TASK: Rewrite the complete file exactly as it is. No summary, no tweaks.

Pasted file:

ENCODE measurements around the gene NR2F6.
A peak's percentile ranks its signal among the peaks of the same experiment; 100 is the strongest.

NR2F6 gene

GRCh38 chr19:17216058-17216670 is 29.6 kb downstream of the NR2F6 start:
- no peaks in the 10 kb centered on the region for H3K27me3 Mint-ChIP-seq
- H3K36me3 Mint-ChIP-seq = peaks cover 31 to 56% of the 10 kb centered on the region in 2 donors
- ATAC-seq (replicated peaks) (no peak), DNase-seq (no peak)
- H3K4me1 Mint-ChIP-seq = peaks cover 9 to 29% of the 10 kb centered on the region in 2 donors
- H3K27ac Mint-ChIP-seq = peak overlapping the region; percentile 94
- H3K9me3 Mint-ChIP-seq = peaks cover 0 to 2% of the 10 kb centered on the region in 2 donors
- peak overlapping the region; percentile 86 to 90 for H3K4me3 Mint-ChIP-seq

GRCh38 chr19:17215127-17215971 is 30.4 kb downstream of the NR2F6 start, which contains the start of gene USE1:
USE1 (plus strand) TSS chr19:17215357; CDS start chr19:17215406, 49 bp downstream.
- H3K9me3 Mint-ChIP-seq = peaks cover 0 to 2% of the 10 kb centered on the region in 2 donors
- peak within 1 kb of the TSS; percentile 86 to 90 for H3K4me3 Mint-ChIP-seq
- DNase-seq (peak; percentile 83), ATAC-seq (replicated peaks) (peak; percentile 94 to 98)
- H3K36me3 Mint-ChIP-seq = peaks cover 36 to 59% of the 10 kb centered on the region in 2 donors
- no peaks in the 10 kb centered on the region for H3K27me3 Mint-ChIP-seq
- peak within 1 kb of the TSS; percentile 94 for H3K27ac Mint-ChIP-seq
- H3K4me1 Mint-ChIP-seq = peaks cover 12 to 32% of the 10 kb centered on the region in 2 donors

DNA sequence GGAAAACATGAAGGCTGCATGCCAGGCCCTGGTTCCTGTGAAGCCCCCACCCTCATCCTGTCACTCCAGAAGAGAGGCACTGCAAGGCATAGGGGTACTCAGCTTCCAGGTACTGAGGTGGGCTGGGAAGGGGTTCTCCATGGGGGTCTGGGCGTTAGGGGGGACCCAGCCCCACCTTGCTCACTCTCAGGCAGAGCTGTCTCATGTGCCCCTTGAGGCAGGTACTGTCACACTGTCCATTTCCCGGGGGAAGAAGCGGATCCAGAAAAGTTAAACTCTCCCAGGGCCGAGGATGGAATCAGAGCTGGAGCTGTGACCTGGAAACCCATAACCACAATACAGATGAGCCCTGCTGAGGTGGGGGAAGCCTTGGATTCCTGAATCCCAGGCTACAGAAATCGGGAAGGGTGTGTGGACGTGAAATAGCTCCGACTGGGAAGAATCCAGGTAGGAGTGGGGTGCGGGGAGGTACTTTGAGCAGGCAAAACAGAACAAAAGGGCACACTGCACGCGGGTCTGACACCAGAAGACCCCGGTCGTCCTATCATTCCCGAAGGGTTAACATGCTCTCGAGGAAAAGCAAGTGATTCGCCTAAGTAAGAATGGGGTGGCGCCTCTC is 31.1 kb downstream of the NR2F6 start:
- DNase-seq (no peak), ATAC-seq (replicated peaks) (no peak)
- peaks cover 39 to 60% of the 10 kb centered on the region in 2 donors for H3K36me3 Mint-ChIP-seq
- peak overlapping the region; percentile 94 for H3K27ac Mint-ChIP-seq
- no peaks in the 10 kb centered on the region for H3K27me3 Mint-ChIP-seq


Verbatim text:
ENCODE measurements around the gene NR2F6.
A peak's percentile ranks its signal among the peaks of the same experiment; 100 is the strongest.

NR2F6 gene

GRCh38 chr19:17216058-17216670 is 29.6 kb downstream of the NR2F6 start:
- no peaks in the 10 kb centered on the region for H3K27me3 Mint-ChIP-seq
- H3K36me3 Mint-ChIP-seq = peaks cover 31 to 56% of the 10 kb centered on the region in 2 donors
- ATAC-seq (replicated peaks) (no peak), DNase-seq (no peak)
- H3K4me1 Mint-ChIP-seq = peaks cover 9 to 29% of the 10 kb centered on the region in 2 donors
- H3K27ac Mint-ChIP-seq = peak overlapping the region; percentile 94
- H3K9me3 Mint-ChIP-seq = peaks cover 0 to 2% of the 10 kb centered on the region in 2 donors
- peak overlapping the region; percentile 86 to 90 for H3K4me3 Mint-ChIP-seq

GRCh38 chr19:17215127-17215971 is 30.4 kb downstream of the NR2F6 start, which contains the start of gene USE1:
USE1 (plus strand) TSS chr19:17215357; CDS start chr19:17215406, 49 bp downstream.
- H3K9me3 Mint-ChIP-seq = peaks cover 0 to 2% of the 10 kb centered on the region in 2 donors
- peak within 1 kb of the TSS; percentile 86 to 90 for H3K4me3 Mint-ChIP-seq
- DNase-seq (peak; percentile 83), ATAC-seq (replicated peaks) (peak; percentile 94 to 98)
- H3K36me3 Mint-ChIP-seq = peaks cover 36 to 59% of the 10 kb centered on the region in 2 donors
- no peaks in the 10 kb centered on the region for H3K27me3 Mint-ChIP-seq
- peak within 1 kb of the TSS; percentile 94 for H3K27ac Mint-ChIP-seq
- H3K4me1 Mint-ChIP-seq = peaks cover 12 to 32% of the 10 kb centered on the region in 2 donors

DNA sequence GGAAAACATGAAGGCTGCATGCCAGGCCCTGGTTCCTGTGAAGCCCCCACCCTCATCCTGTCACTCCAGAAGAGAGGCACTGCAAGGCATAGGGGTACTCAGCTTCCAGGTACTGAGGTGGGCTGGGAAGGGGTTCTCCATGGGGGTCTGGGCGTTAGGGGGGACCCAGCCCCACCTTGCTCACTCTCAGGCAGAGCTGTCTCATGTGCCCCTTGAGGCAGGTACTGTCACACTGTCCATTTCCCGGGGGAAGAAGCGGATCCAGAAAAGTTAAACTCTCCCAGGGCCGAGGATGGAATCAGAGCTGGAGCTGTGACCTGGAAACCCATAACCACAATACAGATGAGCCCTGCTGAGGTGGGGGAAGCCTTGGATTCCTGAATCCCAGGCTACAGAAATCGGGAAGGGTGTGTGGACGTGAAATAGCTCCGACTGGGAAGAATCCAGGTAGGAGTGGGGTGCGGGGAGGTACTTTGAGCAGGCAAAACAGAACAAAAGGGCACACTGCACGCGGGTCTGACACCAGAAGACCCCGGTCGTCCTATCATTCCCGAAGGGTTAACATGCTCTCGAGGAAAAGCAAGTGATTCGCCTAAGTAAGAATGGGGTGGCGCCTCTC is 31.1 kb downstream of the NR2F6 start:
- DNase-seq (no peak), ATAC-seq (replicated peaks) (no peak)
- peaks cover 39 to 60% of the 10 kb centered on the region in 2 donors for H3K36me3 Mint-ChIP-seq
- peak overlapping the region; percentile 94 for H3K27ac Mint-ChIP-seq
- no peaks in the 10 kb centered on the region for H3K27me3 Mint-ChIP-seq